As part of the Silk Road Journey
Wow what a country! This has got to be one of my favorite up and coming destinations. Get here before people start figuring it out!
Plane: Kyrgyzstan has two major airports one in Osh and the other in the Capital Bishkek. Chances are you will need to go via somewhere to get to either.
Overland: I’ve crossed two of the borders involved with getting into or out of Kyrgyzstan on my Silk Road journey. The first is coming in from China at Irkeshtem, you will need help. There is no public transport, you will need to pay a tour company (or at the very least a taxi driver who understands the task at hand) in Kashgar to take you to the border where you will be dropped on the Chinese side and have to walk into Kyrgyzstan. You will need someone to meet you on the other side, again there is no public transport (not even a taxi) to take you onward from the border. I can recommend my good friends at East Wind Travel Agency, a local Kyrgyz company, to collect you from the border and move you around the country.
If you’re coming the other way you may be crossing the border from Uzbekistan, going out of this one is a nightmare, I can’t imagine it would be as bad coming in. You will need to fill in the customs card from Uzbekistan, about all currencies and electronics you are carrying. For more information on Border Crossings on the Silk Road read this blog.
Currently, the only mode of public transport in Kyrgyzstan is trolley buses in the cities. There are also taxis, however my recommendation would be to hire someone to take you around, it will work out cheaper. Private tours are not expensive, and you can set your own itinerary – again I recommend my good friends at East Wind Travel Agency.
Hiking – 90% of Kyrgyzstan’s landscape is covered by mountains which are absolutely spectacular. If you’re fit enough, make sure you go for a guided hike in this awesome landscape.
A traditional Homestay – Sary Tash Village is a lovely place for this. The homestay we use has a few rooms where the group and I sleep on mats on the floor, it is also well heated and the scenery around the village is breath taking, with good views on a clear day to Lenin’s Peak – Kyrgyzstan’s highest mountain. They also have a Ger in the yard, which serves at the restaurant. You will sit on the floor and enjoy traditional Kyrgyz food – try the little savory donuts. Whenever they put these out I can’t stop eating them.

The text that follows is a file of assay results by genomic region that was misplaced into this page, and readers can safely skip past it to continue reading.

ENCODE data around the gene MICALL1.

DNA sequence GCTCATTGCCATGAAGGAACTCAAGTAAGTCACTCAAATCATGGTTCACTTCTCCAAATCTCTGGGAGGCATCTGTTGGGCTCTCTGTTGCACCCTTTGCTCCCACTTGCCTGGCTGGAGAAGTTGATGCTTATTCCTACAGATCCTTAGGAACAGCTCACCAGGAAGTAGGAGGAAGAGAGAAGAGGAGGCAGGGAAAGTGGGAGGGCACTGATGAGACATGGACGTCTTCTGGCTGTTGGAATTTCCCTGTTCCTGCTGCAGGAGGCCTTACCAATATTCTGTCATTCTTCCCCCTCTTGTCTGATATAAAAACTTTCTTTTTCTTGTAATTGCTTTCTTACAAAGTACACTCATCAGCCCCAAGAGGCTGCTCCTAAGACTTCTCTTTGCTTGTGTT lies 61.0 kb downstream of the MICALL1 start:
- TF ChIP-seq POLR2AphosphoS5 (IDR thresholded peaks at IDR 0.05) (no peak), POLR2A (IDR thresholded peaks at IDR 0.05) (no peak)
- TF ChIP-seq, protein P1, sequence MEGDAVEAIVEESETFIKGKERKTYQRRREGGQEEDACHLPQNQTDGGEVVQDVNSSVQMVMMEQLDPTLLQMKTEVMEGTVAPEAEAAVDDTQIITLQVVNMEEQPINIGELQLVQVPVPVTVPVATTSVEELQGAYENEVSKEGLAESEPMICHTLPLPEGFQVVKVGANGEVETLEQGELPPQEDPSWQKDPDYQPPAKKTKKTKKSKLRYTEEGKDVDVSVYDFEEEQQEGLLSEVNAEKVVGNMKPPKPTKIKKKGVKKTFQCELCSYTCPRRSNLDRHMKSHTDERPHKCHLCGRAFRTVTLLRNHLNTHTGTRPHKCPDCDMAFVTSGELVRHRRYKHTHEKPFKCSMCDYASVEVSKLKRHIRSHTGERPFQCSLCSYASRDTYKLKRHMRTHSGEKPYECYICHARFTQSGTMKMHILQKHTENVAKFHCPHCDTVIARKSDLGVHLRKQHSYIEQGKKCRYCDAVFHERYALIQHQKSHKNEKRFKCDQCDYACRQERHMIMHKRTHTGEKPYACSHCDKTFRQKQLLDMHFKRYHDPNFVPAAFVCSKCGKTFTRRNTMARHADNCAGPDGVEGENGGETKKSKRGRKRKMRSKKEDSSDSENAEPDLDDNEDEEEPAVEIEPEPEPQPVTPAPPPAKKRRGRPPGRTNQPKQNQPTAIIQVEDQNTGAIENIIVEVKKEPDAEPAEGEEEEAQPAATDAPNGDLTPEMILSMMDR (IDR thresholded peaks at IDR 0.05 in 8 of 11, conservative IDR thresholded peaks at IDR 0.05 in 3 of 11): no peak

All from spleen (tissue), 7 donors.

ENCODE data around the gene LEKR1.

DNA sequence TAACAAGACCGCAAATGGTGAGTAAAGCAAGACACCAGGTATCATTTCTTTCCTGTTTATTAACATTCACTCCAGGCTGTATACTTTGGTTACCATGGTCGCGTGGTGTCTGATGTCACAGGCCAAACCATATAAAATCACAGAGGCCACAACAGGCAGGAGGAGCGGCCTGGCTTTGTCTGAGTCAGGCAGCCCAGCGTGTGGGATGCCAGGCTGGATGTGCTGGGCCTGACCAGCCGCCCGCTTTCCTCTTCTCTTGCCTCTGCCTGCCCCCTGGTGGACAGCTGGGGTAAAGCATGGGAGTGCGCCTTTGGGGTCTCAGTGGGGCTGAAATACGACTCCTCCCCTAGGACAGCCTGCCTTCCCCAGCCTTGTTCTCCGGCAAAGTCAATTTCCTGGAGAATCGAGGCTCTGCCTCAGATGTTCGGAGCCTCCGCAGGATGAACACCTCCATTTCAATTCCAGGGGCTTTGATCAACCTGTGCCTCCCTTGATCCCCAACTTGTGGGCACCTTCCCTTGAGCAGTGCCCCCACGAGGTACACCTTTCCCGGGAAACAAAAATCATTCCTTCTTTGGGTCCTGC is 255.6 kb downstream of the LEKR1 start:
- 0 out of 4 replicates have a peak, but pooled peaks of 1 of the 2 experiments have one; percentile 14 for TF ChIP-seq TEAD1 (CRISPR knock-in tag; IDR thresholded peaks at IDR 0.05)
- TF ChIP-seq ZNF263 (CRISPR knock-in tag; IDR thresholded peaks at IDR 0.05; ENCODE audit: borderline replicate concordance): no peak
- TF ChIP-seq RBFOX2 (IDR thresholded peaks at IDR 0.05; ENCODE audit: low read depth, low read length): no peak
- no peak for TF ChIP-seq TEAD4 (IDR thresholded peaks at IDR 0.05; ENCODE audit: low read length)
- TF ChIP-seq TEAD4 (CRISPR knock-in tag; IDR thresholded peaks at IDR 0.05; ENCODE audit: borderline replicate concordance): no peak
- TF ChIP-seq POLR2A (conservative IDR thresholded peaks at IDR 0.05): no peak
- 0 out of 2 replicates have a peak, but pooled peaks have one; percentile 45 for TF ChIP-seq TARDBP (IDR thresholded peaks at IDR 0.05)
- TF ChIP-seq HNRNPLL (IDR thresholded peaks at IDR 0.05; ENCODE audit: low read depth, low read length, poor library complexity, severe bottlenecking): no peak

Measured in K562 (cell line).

Osh – Kyrgyzstan’s second largest city has a lot to offer. The main things are the Osh Markets, Town Hall with its statue of Vladimir Lenin out the front and accompanying park as well as a nearby Russian Orthodox church. The most amazing thing to visit here is the Sulieman Too Mosque and Museum. The museum is in a cave about half way up the Sulieman Too hill, and contains all sorts of artefacts from the area. The museum is also UNESCO world heritage listed. Make sure you climb to the mosque on the top of the hill, the view of Osh is amazing at sunset and you can see the Fergana Valley stretching into Uzbekistan.
Issyk-Kul Lake – This one is unfortunately still on my bucket list and I am hoping to finally visit one of the largest alpine lakes in the world this year. My guide is always showing me pictures from his trips here and the scenery and sunsets are absolutely stunning.
General Scenery – Driving from place to place and being able to get out of the vehicle and take pictures of the stunning scenery that seems to be everywhere you look, is reason enough to consider a private tour. Besides stunning mountains, you will see local families living in old railway wagons and traditional Gers, livestock crossing the road – even the roads are amazing and make great photo opportunities. Our guide always stops and takes us over to see a random family to see how they live in their Ger, people don’t seem to mind having a load of westerners tramping through their home, but you really need a guide to ask and explain to the family. Private tours can be arranged through East Wind Travel Agency – it is owned by a friend of mine and is also locally owned and operated out of Bishkek.
Kyrgyzstan has a microclimate, so you will need to be prepared for basically anything. If your coming from China, chances are you’re leaving Kashgar and it will be quite warm. If you’re headed for Sary Tash Village and it’s September, chances are it will be snowing and really cold when you get there. If you then head on to Osh, it will likely be 30 degrees Centigrade when you arrive from Sary Tash. Layers are a good bet for traveling in this region, that way you can take some on or off depending on what the weather is doing.
Most people in Kyrgyzstan will speak no English, again another reason to go on a private tour with a guide. The languages spoken here are Kyrgyz & Russian, if you plan on staying a long time in this country, learning the Russian alphabet (which is not as intimidating as it looks) will be really useful.
Kyrgyzstan is the most relaxed of the Central Asian nations when it comes to letting people in and as there has been a push on tourism, many nations now don’t require a visa and just get a stamp on arrival. Nations that do not require a visa include, Australia, New Zealand, Great Britain, Canada and EU Countries. (Note this list is not extensive and you should check with the relevant authorities if you need a visa as these rules chop and change all the time.)